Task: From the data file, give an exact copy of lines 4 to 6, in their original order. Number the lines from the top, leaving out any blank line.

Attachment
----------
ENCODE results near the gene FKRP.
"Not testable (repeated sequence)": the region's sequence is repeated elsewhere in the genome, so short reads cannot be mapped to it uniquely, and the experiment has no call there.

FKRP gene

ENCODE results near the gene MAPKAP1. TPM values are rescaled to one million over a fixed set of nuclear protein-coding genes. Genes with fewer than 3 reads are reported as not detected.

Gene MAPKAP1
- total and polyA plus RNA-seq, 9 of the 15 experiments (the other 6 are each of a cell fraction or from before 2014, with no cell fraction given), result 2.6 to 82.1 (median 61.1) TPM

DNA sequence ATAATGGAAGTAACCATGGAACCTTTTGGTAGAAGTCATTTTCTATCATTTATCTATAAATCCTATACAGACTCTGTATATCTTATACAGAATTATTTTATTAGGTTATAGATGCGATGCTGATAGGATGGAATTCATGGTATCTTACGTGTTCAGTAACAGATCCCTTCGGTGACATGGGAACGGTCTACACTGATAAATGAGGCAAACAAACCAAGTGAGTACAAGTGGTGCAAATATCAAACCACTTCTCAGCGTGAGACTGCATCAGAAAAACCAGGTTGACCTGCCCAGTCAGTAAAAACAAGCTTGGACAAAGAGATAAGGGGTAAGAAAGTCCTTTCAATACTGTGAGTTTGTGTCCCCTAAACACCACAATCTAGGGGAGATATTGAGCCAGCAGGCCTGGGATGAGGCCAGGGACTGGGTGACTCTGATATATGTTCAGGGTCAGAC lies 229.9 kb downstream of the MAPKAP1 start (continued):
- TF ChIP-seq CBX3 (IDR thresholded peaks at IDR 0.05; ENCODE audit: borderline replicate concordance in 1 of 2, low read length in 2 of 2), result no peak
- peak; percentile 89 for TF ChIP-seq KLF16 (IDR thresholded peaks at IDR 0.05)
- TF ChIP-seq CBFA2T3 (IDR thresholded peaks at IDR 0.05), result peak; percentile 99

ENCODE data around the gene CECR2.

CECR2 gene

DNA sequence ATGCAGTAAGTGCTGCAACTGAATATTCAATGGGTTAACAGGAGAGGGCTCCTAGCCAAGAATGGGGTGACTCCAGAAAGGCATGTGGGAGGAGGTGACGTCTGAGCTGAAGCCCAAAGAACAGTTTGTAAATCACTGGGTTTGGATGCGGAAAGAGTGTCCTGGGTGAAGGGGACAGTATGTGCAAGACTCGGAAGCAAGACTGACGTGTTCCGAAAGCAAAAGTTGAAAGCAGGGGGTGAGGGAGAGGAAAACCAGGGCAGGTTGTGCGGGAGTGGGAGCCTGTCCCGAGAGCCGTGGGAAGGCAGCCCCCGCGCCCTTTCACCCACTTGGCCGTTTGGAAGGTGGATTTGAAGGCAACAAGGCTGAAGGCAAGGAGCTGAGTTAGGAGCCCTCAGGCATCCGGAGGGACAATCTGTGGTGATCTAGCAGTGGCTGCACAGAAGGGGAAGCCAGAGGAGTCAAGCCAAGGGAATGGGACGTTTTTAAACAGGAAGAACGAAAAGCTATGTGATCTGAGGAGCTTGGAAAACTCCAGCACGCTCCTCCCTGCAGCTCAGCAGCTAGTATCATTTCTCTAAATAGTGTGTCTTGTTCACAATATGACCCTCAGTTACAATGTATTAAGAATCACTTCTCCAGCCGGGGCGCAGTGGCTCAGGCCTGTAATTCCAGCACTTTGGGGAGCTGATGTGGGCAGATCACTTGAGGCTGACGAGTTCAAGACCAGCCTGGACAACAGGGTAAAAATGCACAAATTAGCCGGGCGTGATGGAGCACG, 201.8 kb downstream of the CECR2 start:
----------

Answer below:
ENCODE results near the gene MAPKAP1. TPM values are rescaled to one million over a fixed set of nuclear protein-coding genes. Genes with fewer than 3 reads are reported as not detected.

Gene MAPKAP1
- total and polyA plus RNA-seq, 9 of the 15 experiments (the other 6 are each of a cell fraction or from before 2014, with no cell fraction given), result 2.6 to 82.1 (median 61.1) TPM